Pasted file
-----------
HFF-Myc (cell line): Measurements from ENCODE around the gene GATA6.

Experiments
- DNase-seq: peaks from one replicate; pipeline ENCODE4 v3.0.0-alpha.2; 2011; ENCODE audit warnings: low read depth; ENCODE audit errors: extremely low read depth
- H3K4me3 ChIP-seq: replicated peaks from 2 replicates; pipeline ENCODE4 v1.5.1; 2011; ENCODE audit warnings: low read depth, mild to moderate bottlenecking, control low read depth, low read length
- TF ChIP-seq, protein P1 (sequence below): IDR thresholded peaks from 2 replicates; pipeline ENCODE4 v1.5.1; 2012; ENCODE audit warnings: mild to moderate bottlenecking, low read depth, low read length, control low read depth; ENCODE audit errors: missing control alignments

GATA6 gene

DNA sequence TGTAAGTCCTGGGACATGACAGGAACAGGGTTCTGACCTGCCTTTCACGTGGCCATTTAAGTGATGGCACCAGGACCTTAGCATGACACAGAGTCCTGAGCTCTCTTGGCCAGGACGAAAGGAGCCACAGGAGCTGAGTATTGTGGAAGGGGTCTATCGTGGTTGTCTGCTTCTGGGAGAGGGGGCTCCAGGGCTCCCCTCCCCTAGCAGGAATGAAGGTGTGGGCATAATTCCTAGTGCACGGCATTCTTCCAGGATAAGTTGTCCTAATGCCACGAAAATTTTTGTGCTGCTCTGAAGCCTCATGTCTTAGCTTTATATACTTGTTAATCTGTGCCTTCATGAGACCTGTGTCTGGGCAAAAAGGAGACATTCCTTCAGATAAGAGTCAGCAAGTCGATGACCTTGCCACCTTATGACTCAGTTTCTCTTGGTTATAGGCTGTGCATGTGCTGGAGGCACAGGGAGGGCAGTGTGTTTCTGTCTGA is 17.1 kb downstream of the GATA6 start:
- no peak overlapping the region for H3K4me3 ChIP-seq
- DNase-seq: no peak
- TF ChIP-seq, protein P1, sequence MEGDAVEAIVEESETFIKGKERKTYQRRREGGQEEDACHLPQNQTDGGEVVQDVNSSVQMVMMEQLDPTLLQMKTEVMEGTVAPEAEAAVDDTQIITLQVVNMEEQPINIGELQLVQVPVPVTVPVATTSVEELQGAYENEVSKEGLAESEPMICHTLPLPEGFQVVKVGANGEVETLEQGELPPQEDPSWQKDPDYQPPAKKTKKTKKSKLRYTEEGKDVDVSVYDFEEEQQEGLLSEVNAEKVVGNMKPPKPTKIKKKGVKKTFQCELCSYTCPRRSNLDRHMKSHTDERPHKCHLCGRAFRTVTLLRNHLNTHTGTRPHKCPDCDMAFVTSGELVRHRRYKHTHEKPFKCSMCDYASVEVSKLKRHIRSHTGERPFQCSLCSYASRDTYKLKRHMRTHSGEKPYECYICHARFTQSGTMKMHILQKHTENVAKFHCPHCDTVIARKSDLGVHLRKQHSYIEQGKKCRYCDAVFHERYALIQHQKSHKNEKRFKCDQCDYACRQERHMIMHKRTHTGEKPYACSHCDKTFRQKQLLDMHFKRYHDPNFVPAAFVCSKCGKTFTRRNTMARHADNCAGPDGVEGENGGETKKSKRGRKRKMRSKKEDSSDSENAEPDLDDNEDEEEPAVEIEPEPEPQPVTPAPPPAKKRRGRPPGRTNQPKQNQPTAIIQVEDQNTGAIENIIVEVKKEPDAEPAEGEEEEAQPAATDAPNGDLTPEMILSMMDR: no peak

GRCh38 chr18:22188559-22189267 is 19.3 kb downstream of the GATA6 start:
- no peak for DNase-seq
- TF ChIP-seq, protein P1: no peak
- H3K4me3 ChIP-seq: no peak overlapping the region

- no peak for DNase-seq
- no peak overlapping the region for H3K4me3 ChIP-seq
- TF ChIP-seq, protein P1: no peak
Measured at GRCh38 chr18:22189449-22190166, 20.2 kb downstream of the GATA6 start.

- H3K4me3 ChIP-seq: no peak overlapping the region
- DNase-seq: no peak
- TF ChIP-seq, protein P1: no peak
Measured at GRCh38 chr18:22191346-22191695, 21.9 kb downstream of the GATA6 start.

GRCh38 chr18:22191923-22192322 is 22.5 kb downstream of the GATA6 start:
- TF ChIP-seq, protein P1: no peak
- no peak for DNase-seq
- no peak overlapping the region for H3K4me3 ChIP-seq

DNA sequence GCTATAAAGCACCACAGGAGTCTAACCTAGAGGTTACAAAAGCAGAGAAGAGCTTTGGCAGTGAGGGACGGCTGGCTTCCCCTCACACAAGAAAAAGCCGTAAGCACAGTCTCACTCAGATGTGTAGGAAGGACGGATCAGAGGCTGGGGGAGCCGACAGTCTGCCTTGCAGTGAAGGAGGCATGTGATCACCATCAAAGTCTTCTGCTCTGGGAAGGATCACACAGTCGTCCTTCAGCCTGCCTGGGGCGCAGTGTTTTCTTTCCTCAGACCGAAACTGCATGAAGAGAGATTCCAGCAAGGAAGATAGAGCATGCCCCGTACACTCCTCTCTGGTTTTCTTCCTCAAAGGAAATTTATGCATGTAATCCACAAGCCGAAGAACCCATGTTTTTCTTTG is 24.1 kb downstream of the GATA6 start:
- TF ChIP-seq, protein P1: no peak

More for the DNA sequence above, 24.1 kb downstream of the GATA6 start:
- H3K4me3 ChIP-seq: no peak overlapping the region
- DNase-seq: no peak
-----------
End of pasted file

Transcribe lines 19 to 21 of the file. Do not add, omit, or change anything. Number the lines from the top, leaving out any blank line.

- H3K4me3 ChIP-seq: no peak overlapping the region
- DNase-seq: no peak
- TF ChIP-seq, protein P1: no peak